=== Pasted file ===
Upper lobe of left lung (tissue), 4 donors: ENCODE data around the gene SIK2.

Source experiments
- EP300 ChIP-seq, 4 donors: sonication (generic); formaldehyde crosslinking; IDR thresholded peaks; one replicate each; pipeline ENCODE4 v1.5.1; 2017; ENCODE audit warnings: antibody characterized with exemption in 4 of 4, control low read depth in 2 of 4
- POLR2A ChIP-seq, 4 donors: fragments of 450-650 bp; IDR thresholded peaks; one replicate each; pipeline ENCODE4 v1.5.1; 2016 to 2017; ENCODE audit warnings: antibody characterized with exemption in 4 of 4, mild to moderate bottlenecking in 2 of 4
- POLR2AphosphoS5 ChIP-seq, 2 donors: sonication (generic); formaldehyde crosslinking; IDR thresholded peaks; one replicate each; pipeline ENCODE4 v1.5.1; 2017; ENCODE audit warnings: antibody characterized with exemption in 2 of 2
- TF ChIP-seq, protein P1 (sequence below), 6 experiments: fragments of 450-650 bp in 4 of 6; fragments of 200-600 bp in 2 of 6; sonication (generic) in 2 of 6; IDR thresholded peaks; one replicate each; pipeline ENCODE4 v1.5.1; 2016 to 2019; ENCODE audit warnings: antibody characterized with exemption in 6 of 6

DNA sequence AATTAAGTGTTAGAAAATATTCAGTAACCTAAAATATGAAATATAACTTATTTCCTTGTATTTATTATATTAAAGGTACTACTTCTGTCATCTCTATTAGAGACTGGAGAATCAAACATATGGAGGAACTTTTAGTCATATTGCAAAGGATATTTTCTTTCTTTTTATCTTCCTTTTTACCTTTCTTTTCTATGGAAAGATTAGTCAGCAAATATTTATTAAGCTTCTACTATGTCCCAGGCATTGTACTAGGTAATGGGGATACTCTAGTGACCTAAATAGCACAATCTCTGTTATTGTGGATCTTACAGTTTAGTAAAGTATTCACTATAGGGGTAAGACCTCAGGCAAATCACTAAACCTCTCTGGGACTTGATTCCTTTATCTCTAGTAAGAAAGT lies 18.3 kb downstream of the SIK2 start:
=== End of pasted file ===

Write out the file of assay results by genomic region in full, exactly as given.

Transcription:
Upper lobe of left lung (tissue), 4 donors: ENCODE data around the gene SIK2.

Source experiments
- EP300 ChIP-seq, 4 donors: sonication (generic); formaldehyde crosslinking; IDR thresholded peaks; one replicate each; pipeline ENCODE4 v1.5.1; 2017; ENCODE audit warnings: antibody characterized with exemption in 4 of 4, control low read depth in 2 of 4
- POLR2A ChIP-seq, 4 donors: fragments of 450-650 bp; IDR thresholded peaks; one replicate each; pipeline ENCODE4 v1.5.1; 2016 to 2017; ENCODE audit warnings: antibody characterized with exemption in 4 of 4, mild to moderate bottlenecking in 2 of 4
- POLR2AphosphoS5 ChIP-seq, 2 donors: sonication (generic); formaldehyde crosslinking; IDR thresholded peaks; one replicate each; pipeline ENCODE4 v1.5.1; 2017; ENCODE audit warnings: antibody characterized with exemption in 2 of 2
- TF ChIP-seq, protein P1 (sequence below), 6 experiments: fragments of 450-650 bp in 4 of 6; fragments of 200-600 bp in 2 of 6; sonication (generic) in 2 of 6; IDR thresholded peaks; one replicate each; pipeline ENCODE4 v1.5.1; 2016 to 2019; ENCODE audit warnings: antibody characterized with exemption in 6 of 6

DNA sequence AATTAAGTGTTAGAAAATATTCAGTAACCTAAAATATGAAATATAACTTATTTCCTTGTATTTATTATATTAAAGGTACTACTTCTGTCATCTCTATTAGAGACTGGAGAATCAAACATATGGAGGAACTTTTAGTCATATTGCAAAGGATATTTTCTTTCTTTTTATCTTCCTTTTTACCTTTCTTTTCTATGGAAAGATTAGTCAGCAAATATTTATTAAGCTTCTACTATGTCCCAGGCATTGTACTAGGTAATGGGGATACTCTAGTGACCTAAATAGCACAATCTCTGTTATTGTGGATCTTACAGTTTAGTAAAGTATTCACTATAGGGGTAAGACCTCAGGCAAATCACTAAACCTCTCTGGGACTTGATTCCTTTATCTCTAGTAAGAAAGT lies 18.3 kb downstream of the SIK2 start: